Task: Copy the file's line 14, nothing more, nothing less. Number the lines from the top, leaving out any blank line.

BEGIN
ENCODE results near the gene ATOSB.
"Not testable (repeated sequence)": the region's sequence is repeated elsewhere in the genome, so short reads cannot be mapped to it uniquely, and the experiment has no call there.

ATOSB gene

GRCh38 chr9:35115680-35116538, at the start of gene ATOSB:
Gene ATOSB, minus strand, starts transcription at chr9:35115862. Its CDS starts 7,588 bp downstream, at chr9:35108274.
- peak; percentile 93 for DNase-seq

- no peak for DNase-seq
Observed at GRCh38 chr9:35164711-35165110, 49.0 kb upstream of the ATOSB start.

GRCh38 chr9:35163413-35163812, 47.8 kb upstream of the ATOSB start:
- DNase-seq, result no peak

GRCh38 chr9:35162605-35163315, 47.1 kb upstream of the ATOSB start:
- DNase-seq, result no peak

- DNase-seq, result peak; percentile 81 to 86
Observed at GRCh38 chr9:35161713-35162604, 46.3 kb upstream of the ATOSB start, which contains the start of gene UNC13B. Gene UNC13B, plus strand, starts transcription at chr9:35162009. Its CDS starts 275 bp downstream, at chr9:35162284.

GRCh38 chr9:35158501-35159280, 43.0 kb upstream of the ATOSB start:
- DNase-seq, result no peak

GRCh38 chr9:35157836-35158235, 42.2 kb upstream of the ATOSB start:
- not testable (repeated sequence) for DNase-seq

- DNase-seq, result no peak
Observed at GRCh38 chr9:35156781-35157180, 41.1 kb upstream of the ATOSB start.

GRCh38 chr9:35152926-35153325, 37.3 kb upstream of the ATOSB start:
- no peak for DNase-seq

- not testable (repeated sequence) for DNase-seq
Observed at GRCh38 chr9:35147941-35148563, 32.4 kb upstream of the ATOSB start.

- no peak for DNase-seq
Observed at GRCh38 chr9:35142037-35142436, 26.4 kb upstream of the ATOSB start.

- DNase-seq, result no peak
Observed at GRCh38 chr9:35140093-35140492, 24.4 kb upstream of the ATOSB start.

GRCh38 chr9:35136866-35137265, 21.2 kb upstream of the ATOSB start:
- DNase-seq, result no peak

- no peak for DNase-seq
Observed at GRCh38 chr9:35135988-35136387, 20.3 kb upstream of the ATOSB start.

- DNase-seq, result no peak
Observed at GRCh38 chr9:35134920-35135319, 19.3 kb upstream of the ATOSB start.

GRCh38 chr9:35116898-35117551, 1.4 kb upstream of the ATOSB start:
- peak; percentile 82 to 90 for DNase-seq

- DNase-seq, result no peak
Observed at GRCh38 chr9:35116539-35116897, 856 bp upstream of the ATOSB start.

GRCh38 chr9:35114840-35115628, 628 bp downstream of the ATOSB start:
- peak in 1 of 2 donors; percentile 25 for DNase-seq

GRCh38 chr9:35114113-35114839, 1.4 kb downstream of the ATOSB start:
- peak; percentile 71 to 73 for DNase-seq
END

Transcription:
Observed at GRCh38 chr9:35161713-35162604, 46.3 kb upstream of the ATOSB start, which contains the start of gene UNC13B. Gene UNC13B, plus strand, starts transcription at chr9:35162009. Its CDS starts 275 bp downstream, at chr9:35162284.